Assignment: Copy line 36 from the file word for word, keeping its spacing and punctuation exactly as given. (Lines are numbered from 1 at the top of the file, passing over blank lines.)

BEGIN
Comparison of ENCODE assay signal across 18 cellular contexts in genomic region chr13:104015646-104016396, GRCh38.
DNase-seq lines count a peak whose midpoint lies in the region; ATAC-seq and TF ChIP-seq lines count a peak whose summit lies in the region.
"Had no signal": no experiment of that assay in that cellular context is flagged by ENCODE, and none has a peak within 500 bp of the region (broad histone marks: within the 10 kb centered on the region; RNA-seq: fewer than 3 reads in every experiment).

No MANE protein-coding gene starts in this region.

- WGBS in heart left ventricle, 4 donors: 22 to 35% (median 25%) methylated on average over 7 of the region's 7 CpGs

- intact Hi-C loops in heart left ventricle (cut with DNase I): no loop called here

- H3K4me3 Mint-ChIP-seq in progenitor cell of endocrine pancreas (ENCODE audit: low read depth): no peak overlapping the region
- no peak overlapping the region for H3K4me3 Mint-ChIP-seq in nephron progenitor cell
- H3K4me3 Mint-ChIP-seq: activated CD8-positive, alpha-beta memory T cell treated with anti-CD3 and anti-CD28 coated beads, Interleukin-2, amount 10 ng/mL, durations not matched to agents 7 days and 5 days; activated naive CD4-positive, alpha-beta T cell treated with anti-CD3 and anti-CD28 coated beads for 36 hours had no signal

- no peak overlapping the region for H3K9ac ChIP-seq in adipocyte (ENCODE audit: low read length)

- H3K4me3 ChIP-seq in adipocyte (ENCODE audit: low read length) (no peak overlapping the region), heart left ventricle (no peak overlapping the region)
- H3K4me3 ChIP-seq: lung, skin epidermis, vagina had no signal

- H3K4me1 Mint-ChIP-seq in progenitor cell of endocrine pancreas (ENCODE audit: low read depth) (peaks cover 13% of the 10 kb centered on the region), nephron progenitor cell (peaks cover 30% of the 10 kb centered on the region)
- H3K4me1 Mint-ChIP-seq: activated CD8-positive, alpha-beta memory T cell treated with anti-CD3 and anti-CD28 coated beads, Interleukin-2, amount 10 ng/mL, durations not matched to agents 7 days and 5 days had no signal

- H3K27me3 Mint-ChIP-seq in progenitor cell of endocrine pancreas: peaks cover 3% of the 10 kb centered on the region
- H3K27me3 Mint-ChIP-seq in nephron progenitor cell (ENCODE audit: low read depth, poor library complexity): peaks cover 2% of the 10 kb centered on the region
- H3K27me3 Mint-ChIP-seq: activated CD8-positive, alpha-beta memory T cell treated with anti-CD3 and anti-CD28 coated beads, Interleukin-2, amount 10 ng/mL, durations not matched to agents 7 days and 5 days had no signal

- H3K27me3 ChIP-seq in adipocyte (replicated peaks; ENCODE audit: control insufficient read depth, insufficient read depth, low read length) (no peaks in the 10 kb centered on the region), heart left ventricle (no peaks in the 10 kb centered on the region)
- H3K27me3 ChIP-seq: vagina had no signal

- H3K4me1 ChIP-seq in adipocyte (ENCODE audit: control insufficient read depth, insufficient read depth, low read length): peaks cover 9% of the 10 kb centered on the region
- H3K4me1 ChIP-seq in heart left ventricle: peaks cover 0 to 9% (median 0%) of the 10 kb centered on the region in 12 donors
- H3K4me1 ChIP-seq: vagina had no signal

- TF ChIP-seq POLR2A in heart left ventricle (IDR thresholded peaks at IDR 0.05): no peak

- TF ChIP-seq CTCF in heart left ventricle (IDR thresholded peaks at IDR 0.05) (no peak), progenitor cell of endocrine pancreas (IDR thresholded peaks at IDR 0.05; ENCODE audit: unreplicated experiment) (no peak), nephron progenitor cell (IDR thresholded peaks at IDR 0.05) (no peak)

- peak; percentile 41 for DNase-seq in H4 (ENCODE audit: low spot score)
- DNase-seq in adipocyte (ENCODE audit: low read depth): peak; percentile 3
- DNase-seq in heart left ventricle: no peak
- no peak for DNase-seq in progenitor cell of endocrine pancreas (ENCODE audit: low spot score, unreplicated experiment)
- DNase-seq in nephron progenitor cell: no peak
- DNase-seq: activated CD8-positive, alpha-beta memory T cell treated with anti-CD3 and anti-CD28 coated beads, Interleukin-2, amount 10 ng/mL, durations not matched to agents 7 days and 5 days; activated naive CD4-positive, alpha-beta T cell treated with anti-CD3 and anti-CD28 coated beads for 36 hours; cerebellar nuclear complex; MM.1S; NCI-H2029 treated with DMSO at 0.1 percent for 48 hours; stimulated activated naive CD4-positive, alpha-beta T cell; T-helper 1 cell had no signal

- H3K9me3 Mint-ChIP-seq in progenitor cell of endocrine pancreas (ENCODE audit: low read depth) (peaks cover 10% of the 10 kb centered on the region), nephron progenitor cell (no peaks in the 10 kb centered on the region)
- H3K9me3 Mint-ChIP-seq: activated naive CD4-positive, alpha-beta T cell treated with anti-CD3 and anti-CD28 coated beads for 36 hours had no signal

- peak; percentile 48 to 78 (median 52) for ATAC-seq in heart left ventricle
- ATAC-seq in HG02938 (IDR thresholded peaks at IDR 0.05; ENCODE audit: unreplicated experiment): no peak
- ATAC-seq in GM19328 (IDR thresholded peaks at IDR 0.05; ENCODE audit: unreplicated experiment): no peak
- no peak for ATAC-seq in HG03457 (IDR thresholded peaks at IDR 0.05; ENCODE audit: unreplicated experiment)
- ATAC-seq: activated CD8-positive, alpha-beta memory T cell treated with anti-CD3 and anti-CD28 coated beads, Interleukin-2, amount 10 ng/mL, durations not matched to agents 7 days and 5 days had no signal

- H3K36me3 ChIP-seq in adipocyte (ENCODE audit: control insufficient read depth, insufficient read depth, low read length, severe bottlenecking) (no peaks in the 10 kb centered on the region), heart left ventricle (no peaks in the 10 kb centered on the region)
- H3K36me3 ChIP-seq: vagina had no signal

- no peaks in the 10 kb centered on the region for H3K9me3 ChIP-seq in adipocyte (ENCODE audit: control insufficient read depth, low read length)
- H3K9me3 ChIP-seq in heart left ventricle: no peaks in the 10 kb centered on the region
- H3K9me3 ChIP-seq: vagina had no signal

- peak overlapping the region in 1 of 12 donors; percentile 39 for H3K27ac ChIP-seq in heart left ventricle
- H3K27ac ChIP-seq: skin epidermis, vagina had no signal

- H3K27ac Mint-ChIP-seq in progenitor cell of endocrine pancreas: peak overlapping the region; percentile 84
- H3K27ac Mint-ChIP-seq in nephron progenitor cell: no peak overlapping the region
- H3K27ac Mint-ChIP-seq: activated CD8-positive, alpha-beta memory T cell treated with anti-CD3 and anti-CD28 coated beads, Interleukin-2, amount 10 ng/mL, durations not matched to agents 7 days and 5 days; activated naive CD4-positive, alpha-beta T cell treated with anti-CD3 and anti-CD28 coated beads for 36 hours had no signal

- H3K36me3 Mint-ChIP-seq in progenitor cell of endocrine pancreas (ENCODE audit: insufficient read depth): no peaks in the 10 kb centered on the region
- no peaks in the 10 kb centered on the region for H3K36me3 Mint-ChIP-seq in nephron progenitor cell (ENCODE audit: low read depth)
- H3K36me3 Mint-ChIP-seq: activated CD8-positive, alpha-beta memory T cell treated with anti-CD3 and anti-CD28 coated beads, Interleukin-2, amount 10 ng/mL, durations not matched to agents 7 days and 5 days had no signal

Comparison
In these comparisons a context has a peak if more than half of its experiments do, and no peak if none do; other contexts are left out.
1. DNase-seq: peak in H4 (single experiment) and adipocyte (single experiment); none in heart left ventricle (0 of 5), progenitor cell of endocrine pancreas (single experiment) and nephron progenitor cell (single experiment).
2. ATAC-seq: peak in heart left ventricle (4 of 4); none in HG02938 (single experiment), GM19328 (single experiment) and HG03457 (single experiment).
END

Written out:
- no peak for ATAC-seq in HG03457 (IDR thresholded peaks at IDR 0.05; ENCODE audit: unreplicated experiment)